From previously competing with the smallest business systems, Business Central is today up and competing successfully against, for example Epicor, Sage and Netsuite. At the same time, Finance and Supply Chain has taken the step up and today competes successfully against the largest ERP systems such as Oracle, SAP, Infor and IFS.
Both Business Central and Finance and Supply Chain are on their way to being marketed exclusively as cloud-based offerings with Azure as their natural home. This joins the rest of the market, which today mainly only offers subscription-based cloud services.
Previously, Business Central was considered to target smaller operations but with limitations regarding group structures. However, this no longer applies. Although Business Central has historically had limitations with group structures and intercompany trade, this is no longer a major obstacle today. For both Business Central and Finance and Operations, the range of additional functions via partners is virtually unlimited, which means that it is often possible to find functionality for almost every conceivable industry. However, what holds back the possibility is that Scandinavian partners do not always have the network or experience required to be able to offer add-ons to all industries.
If we stick to the Swedish market, which has about 45,000 companies with +10 employees, of which 4,000 have over 100 employees, it is Business Central that has the greatest potential in terms of numbers. Business Central currently has about 5,000 customers in Sweden and Finance and Supply Chain about 800 customers. For both applications, there is a potential for doubling within the next 10 years, while competition from other suppliers has significantly increased in recent years. And not least the competition from SAP Business ByDesign and Netsuite, which are now growing quite fast in the Swedish market.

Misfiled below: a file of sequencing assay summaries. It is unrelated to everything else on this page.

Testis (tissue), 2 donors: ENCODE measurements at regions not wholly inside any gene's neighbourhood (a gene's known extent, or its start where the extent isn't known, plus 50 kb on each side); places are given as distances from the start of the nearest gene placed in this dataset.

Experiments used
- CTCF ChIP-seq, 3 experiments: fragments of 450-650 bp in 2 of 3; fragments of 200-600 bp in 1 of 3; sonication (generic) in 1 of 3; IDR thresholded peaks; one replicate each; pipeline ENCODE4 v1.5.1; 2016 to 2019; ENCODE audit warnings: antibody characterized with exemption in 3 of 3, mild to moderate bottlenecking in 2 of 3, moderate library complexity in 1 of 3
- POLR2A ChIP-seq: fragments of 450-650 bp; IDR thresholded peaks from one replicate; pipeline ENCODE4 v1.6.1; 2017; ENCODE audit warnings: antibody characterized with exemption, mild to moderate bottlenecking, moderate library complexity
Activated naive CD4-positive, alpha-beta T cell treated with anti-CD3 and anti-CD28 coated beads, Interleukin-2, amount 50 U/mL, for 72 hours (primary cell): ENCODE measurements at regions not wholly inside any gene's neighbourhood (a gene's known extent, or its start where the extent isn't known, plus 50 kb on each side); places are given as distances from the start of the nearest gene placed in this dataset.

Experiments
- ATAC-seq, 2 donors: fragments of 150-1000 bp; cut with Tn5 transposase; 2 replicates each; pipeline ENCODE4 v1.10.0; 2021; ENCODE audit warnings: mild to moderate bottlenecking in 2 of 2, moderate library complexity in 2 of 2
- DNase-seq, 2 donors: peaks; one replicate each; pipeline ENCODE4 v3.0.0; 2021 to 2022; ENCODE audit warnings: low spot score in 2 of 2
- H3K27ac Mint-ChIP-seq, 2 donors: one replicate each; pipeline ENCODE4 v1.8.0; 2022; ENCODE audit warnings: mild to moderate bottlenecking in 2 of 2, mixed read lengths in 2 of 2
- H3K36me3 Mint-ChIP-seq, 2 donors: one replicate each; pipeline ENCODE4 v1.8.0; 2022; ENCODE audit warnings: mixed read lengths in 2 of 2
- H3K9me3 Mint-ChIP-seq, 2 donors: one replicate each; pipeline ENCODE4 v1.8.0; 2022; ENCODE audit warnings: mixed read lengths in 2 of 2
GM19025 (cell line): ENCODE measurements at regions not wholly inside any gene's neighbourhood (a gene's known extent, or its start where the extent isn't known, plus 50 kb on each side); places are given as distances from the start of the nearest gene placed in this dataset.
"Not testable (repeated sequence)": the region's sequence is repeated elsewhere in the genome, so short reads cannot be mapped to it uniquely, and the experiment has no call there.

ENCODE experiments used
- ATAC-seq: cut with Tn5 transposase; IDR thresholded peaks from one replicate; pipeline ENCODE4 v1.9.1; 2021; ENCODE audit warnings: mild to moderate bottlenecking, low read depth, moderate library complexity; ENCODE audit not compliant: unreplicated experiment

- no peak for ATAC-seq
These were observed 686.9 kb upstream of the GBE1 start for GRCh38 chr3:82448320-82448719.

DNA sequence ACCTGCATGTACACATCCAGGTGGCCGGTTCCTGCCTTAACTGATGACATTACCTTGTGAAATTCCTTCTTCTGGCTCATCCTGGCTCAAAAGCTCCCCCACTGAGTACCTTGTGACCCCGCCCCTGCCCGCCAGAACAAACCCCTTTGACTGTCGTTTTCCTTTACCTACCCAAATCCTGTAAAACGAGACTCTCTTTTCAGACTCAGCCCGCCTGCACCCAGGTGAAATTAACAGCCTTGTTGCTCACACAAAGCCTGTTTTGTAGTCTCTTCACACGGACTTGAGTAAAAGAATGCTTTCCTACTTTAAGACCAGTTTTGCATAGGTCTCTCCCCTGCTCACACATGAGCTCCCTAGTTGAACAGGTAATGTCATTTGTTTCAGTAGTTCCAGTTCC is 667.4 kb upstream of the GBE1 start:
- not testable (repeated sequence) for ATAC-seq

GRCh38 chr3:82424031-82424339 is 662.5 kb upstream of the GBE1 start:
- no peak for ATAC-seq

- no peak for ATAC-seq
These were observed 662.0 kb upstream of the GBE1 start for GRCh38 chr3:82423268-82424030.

There are still reasons for Microsoft to offer both Business Central and Finance and Supply Chain as they partly cover different customer segments. At the same time, we are waiting for Microsoft to release an additional software for the smallest organizations. As a result of the previous Navision being pushed upwards in the market, the target group with companies in the size of 1-20 employees has been handed over to the new start-ups of cloud-based applications. It has been speculated that Microsoft will package a simpler version of Business Central as a fully integrated part of Office365 and with the aim of also covering the micro segment of companies. It is not unlikely that this will happen, but only when a fully elaborated cloud offering has been established.